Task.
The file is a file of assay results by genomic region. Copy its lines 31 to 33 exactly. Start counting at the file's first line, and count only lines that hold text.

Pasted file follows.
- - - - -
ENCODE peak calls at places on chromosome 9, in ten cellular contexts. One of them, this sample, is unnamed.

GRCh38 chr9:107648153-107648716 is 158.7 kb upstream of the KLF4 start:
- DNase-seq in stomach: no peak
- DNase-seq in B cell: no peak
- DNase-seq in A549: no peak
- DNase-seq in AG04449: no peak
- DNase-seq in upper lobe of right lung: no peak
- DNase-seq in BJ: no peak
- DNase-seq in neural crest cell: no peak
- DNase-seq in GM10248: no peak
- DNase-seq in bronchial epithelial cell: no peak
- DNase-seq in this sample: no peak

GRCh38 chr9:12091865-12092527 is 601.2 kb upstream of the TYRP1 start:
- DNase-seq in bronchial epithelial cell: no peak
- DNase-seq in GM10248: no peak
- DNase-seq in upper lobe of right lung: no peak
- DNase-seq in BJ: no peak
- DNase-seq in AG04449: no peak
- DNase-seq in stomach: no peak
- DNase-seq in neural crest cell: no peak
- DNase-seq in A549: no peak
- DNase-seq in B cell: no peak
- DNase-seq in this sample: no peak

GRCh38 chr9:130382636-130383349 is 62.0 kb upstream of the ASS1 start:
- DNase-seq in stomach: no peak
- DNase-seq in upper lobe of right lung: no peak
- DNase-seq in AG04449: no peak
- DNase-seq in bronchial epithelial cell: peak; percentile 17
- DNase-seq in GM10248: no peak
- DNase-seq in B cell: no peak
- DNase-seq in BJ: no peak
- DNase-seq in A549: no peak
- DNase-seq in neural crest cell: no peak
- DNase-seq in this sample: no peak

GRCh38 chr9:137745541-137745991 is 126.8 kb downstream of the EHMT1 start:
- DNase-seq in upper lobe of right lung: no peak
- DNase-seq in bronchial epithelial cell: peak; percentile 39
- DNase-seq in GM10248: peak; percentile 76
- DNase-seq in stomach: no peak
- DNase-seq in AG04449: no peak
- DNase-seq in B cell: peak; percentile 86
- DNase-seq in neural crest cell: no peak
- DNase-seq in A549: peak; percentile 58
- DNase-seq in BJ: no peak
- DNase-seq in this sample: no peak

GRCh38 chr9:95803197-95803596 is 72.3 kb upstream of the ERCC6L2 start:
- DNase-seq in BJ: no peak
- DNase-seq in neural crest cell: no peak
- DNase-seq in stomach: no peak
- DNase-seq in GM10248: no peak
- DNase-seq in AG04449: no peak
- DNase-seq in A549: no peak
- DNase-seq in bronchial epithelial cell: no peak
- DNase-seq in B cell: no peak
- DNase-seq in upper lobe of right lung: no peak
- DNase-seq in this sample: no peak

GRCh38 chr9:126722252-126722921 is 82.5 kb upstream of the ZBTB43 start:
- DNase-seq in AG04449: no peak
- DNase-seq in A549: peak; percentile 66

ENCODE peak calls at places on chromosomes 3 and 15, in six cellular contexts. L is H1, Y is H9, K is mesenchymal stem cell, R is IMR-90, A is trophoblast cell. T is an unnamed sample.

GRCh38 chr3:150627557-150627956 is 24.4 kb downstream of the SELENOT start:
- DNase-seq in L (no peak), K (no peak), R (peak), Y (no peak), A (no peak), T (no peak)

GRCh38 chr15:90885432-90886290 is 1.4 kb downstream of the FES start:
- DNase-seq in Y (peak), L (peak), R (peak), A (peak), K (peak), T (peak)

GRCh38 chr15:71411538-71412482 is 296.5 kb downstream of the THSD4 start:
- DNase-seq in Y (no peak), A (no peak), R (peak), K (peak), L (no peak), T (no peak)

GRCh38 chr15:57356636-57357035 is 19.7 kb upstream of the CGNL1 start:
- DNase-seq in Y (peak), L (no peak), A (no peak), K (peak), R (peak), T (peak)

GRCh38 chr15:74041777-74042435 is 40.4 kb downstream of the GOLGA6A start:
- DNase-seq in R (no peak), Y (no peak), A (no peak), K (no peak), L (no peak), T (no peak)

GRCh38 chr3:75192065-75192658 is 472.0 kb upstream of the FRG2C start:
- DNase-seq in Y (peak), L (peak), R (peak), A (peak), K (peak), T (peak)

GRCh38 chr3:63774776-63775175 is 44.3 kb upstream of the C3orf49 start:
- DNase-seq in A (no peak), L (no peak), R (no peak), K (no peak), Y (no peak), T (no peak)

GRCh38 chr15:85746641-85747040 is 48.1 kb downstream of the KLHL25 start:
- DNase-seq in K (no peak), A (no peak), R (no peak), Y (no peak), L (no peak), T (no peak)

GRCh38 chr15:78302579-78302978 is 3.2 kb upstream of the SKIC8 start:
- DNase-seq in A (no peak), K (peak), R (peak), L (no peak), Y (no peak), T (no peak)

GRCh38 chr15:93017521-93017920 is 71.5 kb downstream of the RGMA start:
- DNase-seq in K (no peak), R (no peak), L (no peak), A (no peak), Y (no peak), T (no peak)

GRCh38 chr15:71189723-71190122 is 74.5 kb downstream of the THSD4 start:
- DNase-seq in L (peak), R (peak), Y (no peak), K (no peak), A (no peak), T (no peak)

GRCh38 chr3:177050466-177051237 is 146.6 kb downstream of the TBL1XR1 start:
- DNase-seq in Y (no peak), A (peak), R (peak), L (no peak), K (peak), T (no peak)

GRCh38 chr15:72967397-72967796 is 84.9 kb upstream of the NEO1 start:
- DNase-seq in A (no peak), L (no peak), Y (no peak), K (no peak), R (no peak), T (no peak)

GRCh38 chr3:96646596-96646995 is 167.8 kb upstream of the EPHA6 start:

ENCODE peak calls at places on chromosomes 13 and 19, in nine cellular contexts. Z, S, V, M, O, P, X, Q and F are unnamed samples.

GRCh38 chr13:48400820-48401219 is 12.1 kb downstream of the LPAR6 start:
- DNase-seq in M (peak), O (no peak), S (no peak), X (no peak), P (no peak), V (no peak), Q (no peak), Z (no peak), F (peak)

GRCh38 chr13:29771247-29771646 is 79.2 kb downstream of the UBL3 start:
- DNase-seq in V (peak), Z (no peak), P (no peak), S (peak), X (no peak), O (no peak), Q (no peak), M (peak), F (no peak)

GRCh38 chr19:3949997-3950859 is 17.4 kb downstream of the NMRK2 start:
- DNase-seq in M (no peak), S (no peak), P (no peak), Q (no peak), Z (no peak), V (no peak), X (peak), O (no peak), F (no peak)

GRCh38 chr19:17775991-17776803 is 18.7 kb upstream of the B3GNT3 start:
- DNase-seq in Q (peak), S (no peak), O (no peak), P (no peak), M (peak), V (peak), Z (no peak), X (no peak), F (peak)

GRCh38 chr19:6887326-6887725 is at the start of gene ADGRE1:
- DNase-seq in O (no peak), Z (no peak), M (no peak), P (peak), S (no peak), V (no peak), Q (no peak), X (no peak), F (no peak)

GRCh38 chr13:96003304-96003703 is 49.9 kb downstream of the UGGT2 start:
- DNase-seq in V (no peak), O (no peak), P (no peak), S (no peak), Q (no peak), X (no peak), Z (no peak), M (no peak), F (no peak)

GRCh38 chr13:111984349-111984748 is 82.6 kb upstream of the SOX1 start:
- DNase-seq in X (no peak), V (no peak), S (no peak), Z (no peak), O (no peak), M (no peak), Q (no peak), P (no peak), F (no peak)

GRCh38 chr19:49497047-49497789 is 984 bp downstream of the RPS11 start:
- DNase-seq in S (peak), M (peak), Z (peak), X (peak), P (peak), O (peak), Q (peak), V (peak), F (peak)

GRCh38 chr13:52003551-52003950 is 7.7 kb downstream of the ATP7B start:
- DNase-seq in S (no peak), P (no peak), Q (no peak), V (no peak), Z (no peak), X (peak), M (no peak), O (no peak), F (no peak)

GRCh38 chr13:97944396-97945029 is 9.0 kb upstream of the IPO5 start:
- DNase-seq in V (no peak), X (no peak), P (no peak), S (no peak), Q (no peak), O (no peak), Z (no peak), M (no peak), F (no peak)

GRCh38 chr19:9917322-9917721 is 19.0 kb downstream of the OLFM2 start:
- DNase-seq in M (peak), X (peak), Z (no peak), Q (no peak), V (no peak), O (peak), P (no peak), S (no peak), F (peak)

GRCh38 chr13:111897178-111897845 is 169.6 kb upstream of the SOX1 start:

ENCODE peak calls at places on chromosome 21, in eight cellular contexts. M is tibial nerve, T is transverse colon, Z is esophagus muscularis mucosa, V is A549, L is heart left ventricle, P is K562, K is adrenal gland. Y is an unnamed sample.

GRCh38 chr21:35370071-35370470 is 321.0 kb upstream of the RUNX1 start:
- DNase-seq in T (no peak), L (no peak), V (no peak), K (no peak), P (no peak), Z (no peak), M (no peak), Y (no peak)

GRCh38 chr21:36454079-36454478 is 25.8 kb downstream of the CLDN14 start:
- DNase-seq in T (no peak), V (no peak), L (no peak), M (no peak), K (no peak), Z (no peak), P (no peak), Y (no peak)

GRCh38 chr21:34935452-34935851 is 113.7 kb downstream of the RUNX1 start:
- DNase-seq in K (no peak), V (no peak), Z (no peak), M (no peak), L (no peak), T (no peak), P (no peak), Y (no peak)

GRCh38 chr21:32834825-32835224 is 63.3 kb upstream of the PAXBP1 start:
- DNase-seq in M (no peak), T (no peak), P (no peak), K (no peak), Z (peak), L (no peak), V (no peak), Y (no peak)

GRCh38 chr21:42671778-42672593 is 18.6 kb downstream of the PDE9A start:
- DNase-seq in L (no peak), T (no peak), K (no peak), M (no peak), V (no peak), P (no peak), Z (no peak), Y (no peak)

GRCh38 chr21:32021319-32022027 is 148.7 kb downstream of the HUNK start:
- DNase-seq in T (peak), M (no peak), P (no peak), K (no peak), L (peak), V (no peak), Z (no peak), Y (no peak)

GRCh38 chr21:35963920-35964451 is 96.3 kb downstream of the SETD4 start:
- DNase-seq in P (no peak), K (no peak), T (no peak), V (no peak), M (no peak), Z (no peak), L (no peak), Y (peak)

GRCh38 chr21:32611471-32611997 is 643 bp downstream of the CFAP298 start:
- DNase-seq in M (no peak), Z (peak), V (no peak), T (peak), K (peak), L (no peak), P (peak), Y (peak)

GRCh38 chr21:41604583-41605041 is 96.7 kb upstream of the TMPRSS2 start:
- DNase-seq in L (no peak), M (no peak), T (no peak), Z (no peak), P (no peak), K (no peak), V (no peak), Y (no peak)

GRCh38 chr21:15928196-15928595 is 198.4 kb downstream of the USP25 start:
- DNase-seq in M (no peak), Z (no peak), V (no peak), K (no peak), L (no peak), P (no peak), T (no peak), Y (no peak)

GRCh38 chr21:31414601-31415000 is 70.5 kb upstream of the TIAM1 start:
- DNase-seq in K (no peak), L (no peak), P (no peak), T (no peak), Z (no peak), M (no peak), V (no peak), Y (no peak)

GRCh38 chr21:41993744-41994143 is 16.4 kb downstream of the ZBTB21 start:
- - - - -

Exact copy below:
- DNase-seq in BJ: no peak
- DNase-seq in A549: no peak
- DNase-seq in neural crest cell: no peak